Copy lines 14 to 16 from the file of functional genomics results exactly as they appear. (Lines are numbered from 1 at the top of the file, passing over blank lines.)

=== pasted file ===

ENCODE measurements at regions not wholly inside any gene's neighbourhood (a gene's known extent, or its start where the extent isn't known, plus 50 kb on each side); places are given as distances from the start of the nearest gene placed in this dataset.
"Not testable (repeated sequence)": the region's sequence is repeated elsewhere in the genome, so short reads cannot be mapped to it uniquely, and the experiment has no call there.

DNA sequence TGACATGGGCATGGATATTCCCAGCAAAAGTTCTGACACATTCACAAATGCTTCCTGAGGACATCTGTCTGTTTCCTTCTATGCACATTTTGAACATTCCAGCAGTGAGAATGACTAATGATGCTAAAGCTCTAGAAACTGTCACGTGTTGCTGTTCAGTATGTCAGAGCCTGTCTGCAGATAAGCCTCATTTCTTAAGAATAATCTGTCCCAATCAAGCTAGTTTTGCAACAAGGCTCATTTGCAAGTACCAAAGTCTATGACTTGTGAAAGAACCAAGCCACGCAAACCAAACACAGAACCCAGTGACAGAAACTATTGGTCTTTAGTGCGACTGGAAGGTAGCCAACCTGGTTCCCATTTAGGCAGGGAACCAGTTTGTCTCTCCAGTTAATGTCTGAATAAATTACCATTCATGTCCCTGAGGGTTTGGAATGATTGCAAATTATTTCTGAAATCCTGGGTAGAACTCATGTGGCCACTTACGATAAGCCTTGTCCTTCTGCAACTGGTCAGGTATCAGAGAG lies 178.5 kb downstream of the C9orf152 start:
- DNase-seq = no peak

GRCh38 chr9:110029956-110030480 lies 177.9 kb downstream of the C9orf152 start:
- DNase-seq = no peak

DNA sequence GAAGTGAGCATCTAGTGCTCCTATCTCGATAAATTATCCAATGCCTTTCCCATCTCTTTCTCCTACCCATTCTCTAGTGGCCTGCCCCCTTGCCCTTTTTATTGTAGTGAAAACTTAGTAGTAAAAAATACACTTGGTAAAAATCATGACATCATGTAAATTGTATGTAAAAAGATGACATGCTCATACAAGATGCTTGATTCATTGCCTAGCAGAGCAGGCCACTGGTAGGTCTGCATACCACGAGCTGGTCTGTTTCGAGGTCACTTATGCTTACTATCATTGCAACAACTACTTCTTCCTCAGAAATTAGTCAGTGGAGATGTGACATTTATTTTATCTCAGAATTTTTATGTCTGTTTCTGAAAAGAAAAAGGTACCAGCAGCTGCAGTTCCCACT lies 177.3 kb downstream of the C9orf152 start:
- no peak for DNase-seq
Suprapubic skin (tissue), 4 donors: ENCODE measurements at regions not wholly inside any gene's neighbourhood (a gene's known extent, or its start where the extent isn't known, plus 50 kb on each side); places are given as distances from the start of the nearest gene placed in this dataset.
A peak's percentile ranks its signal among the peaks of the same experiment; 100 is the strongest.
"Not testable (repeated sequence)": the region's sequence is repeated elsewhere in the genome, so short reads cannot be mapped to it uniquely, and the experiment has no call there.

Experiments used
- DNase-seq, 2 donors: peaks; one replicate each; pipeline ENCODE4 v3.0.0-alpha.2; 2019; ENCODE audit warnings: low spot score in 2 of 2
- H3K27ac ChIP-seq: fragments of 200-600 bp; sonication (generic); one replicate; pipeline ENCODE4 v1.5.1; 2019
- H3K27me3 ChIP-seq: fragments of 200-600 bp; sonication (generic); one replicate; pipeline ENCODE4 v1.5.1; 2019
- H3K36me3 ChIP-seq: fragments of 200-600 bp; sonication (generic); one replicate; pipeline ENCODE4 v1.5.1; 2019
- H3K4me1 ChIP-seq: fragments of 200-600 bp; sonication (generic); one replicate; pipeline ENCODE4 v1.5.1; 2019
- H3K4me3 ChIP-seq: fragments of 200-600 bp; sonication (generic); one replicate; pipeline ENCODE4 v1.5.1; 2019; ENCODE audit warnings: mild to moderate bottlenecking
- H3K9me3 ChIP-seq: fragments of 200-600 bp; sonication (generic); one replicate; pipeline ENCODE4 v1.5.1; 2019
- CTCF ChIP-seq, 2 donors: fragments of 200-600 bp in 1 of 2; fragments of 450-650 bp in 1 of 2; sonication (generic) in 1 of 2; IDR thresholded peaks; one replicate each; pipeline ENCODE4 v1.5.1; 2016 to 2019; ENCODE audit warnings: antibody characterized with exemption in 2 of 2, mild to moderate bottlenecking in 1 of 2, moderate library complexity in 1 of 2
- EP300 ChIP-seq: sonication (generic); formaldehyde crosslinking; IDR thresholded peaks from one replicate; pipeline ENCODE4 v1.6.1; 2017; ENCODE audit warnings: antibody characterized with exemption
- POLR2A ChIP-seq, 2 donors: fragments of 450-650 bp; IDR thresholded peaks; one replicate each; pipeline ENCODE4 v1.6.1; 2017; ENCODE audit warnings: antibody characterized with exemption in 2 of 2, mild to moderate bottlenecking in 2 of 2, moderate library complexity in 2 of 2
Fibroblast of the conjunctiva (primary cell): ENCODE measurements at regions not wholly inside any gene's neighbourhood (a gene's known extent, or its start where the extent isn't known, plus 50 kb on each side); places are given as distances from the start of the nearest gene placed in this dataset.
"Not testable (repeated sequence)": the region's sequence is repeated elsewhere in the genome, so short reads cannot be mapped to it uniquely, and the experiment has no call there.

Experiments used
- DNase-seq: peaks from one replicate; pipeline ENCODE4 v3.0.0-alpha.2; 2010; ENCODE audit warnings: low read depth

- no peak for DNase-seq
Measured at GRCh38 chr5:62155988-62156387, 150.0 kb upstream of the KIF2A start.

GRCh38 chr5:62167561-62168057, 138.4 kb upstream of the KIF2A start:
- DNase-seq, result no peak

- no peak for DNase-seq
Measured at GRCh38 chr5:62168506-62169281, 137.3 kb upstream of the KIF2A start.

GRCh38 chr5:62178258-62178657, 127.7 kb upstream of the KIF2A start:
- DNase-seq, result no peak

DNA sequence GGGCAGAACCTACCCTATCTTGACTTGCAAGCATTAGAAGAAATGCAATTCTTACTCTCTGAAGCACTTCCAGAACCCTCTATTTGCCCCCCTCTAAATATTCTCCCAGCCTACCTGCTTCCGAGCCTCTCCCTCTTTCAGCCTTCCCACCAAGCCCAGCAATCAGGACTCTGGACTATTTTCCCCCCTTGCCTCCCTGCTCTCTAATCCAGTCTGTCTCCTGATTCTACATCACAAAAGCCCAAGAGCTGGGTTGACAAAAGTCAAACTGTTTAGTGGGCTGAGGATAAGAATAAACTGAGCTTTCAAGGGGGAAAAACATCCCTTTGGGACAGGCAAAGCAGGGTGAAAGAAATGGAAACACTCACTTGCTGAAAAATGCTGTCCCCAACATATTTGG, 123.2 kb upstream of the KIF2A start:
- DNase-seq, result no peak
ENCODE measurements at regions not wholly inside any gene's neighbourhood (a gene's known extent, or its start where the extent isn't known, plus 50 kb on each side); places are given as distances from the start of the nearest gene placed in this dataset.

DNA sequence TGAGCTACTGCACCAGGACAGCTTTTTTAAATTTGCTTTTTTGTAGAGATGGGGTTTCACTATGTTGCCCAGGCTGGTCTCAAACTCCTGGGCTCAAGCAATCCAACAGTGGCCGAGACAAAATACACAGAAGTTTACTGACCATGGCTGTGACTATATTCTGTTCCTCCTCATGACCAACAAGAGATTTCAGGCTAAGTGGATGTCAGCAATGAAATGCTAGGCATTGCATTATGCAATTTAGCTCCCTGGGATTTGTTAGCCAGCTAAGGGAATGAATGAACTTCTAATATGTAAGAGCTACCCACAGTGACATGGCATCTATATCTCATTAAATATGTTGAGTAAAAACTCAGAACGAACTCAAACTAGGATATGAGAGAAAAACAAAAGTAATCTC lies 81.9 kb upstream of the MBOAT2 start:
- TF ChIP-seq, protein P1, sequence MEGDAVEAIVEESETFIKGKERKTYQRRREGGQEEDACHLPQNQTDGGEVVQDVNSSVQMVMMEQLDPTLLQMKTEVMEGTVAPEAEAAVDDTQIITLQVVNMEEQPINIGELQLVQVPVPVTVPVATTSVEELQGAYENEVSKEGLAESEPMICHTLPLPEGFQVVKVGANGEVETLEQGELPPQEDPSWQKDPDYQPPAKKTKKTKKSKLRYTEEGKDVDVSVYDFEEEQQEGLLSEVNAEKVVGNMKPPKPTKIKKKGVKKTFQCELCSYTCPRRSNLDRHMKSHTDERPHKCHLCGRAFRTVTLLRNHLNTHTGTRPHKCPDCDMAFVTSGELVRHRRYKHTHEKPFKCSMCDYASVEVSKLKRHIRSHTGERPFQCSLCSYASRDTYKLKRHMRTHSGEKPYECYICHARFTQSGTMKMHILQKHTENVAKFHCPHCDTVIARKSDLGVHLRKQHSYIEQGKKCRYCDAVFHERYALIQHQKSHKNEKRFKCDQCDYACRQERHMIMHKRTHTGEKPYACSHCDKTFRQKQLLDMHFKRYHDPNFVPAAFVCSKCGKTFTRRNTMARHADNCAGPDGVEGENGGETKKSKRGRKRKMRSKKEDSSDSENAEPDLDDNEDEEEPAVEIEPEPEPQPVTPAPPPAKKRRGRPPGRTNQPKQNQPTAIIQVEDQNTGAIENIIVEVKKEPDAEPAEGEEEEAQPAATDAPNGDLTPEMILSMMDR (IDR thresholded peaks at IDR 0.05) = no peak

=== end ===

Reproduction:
- H3K27ac ChIP-seq: fragments of 200-600 bp; sonication (generic); one replicate; pipeline ENCODE4 v1.5.1; 2019
- H3K27me3 ChIP-seq: fragments of 200-600 bp; sonication (generic); one replicate; pipeline ENCODE4 v1.5.1; 2019
- H3K36me3 ChIP-seq: fragments of 200-600 bp; sonication (generic); one replicate; pipeline ENCODE4 v1.5.1; 2019